Lack of consistent carbon reporting will lead to greenwashing

As more super funds look to target net zero emissions, a lack of a consistent reporting regime could open to door for greenwashing.

Adam Verwey, Future Super co-founder and director, said there was a wide disparity in how super funds were reporting on carbon.

“You might get a graph or the outputs as a number, but you don’t really get to see the information behind it – what carbon are they counting or not counting in their calculations,” Verwey said.

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“Lots of super funds are making net zero commitments which is a really good step, but we also need an agreed understanding about what that means.

“If you’re reporting on your emissions as a super fund, rather than the emissions in your portfolio, that could be confusing.

“I don’t think most Australians are thinking too much about the super fund headquarters, they’re really thinking about the finance emissions in their portfolio.”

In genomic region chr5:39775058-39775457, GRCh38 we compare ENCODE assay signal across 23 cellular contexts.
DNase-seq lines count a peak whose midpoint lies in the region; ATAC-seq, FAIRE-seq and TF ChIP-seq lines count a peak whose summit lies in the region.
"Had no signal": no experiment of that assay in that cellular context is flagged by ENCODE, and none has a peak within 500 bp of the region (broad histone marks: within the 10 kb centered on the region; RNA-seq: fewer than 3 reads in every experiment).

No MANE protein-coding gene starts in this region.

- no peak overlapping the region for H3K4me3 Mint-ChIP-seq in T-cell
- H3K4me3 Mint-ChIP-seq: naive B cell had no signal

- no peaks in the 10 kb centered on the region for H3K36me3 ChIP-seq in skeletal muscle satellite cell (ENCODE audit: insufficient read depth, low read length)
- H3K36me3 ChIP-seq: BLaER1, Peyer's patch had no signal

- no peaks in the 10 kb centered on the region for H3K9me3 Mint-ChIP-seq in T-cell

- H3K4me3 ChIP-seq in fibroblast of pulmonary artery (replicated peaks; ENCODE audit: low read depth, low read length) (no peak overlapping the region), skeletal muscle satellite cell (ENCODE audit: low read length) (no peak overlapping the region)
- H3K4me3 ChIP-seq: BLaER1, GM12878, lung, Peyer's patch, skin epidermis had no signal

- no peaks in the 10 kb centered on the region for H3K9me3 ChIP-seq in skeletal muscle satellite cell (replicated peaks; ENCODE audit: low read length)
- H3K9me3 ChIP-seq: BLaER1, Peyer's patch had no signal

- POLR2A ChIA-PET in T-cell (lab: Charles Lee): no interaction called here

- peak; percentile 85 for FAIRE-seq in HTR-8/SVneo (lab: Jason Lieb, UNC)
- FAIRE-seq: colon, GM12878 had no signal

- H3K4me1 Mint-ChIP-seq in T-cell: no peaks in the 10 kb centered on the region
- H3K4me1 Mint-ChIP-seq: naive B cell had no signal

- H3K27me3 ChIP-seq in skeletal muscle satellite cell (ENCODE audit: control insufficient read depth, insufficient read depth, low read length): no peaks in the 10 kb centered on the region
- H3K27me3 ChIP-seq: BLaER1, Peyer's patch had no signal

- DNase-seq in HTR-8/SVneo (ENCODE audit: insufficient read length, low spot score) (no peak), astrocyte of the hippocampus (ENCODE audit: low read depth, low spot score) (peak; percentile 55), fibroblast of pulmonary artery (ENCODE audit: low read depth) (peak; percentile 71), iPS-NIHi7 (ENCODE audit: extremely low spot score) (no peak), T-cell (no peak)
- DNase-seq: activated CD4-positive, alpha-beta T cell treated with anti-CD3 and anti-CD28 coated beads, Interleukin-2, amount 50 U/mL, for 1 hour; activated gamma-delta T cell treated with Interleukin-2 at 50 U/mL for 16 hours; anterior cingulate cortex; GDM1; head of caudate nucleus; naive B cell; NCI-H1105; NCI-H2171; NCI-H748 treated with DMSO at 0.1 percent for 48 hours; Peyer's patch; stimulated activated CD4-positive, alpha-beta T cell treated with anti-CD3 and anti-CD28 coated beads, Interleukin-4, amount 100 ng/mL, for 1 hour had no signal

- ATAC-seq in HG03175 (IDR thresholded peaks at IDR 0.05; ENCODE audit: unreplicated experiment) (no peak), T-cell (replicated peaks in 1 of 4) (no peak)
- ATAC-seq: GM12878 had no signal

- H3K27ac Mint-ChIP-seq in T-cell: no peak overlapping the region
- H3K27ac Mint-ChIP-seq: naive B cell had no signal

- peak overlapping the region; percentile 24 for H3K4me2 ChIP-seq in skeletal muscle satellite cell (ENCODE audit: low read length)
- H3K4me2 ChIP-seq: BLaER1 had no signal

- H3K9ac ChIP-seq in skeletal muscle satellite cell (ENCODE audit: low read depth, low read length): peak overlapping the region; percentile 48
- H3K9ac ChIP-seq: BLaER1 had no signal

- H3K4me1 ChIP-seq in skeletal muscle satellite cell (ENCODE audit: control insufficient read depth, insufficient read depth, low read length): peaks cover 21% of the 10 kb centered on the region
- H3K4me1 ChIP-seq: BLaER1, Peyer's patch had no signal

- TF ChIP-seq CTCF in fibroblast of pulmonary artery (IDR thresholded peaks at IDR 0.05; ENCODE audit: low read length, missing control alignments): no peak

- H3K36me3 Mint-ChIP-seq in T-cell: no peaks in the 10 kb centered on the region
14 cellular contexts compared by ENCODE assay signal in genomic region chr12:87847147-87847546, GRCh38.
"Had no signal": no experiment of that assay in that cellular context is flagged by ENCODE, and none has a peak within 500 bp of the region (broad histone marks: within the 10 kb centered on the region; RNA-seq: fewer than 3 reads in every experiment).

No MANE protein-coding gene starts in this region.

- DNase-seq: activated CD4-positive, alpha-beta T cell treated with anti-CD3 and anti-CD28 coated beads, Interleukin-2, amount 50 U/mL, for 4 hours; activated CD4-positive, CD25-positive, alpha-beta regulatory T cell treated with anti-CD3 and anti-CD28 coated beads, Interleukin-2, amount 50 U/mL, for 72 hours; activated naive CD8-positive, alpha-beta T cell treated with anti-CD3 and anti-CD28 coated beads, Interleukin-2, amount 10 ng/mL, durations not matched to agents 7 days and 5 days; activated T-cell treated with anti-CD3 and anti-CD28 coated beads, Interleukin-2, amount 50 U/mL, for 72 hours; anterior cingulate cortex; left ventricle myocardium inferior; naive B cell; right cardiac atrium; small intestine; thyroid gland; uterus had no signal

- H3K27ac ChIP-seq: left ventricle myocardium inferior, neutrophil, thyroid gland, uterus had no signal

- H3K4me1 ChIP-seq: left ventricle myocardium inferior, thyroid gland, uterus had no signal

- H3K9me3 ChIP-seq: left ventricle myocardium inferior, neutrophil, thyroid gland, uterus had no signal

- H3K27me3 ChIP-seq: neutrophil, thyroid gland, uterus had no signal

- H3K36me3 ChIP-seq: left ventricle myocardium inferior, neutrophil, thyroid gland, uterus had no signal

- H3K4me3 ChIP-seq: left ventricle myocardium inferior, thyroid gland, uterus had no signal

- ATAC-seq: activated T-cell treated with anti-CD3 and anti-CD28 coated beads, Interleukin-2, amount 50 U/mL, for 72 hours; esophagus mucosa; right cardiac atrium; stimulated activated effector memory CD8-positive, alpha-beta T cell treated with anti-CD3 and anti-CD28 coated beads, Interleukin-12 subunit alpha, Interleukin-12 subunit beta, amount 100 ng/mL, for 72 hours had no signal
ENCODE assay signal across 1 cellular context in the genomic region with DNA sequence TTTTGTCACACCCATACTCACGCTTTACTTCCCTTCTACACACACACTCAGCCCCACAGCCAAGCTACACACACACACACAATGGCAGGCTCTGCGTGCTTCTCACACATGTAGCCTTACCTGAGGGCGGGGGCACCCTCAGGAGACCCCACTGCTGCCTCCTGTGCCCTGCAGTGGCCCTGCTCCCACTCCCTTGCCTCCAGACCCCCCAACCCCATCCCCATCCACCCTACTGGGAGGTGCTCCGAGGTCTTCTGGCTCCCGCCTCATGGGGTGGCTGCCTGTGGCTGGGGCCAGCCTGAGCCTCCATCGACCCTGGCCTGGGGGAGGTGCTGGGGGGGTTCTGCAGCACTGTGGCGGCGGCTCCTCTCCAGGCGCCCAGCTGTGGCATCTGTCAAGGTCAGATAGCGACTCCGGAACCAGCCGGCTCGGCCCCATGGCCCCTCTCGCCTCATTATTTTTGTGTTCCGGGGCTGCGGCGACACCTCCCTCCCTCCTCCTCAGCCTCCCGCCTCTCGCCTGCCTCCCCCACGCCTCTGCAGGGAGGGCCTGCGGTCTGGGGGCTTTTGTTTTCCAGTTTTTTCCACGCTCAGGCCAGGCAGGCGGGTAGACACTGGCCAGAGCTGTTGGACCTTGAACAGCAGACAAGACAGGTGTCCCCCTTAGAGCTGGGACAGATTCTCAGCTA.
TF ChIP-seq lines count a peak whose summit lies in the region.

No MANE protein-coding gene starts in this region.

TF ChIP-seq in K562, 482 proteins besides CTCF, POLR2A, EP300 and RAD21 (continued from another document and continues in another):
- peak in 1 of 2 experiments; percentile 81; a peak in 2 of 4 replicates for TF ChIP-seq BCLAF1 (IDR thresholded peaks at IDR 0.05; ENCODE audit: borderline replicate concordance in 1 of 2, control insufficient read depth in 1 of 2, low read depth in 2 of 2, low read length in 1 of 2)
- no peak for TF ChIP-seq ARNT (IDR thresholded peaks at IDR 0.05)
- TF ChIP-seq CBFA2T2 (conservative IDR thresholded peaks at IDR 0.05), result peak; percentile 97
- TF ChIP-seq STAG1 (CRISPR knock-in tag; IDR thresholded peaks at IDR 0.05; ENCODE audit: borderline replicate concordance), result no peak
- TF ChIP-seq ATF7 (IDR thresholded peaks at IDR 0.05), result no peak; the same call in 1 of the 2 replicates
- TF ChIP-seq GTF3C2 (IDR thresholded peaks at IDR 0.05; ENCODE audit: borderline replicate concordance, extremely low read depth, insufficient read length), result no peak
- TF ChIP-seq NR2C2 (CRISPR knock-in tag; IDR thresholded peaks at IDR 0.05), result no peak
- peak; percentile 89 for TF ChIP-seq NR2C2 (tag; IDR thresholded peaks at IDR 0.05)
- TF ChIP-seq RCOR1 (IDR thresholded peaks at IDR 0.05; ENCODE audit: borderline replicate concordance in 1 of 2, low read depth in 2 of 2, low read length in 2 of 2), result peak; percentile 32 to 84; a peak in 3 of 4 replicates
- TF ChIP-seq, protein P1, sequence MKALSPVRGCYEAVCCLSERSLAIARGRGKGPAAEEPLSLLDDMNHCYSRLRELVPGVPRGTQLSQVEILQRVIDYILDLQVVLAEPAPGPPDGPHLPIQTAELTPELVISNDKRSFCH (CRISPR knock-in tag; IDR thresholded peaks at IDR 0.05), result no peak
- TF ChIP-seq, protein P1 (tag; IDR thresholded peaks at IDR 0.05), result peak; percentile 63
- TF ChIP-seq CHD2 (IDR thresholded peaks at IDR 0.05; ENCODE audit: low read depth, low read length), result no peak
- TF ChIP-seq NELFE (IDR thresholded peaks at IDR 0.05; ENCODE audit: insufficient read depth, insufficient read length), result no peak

Verwey said this commitment to net zero meant many super funds would have to figure out how to do it quickly.

“Some of them are going to have to work out how to make a really quick reduction in the amount of finance emissions in their portfolio,” Verwey said.

“The largest and quickest reduction they can make is through removing the 30 or 40 listed fossil fuel companies from their portfolios.

“Super funds have been a bit reluctant to divest from these companies, they’ve continued to invest in fossil fuel companies and just make incremental changes.

“If they really want to meet their net zero carbon commitment, they need to divest from those fossil fuel companies within the next couple of years.”

The fund had found that investors were looking to make investment decisions around financial returns, but also having a liveable planet.

“Evidence in Australia and overseas has shown for many years that companies that have superior ESG [environmental, social and governance] performance also tend to have superior financial performance,” Verwey said.

“Australian and global share markets have increased a lot of the last decade – over 60% returns – if you look at just the fossil fuel companies, they’ve gone backwards by between 30% to 50%.”




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